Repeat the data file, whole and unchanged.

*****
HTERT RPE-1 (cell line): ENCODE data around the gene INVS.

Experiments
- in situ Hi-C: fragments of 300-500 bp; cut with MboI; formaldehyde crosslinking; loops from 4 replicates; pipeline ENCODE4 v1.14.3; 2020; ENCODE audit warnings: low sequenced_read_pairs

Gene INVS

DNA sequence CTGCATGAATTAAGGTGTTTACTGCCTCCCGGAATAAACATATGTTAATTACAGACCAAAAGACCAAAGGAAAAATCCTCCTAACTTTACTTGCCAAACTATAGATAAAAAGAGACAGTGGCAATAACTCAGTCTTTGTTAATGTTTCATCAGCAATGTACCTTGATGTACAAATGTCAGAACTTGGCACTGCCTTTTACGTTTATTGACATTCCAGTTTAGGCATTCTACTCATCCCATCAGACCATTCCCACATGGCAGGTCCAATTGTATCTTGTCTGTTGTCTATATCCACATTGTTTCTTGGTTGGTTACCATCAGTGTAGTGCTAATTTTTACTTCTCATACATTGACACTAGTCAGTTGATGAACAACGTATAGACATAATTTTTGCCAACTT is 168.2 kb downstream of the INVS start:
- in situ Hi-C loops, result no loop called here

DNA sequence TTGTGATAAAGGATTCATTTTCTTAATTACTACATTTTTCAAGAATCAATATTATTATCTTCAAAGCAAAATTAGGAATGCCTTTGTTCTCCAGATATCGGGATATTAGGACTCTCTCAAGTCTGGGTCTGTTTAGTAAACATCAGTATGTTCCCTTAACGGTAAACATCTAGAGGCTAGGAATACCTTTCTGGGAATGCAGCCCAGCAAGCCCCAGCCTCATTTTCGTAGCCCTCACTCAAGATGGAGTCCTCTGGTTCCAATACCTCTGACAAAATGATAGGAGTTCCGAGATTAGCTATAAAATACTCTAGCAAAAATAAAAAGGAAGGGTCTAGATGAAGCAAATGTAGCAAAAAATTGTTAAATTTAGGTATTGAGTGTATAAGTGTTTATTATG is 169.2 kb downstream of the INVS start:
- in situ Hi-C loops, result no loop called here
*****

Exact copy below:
HTERT RPE-1 (cell line): ENCODE data around the gene INVS.

Experiments
- in situ Hi-C: fragments of 300-500 bp; cut with MboI; formaldehyde crosslinking; loops from 4 replicates; pipeline ENCODE4 v1.14.3; 2020; ENCODE audit warnings: low sequenced_read_pairs

Gene INVS

DNA sequence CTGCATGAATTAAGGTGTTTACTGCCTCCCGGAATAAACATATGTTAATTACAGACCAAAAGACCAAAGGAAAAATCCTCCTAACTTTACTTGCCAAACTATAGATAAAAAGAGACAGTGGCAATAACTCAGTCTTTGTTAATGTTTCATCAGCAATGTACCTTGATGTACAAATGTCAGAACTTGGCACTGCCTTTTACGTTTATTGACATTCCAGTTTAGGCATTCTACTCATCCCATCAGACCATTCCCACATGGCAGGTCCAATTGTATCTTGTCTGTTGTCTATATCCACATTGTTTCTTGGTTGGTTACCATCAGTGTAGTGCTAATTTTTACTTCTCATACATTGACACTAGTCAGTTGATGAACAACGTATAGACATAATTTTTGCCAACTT is 168.2 kb downstream of the INVS start:
- in situ Hi-C loops, result no loop called here

DNA sequence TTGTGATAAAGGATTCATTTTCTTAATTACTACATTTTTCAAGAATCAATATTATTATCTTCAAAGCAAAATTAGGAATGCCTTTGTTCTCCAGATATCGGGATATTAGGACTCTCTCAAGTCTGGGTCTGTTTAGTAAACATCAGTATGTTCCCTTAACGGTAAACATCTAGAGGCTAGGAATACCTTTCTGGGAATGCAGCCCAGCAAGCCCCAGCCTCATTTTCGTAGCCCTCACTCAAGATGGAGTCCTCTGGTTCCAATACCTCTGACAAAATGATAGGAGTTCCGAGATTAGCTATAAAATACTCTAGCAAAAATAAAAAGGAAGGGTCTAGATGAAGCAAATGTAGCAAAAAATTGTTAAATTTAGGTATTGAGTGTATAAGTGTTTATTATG is 169.2 kb downstream of the INVS start:
- in situ Hi-C loops, result no loop called here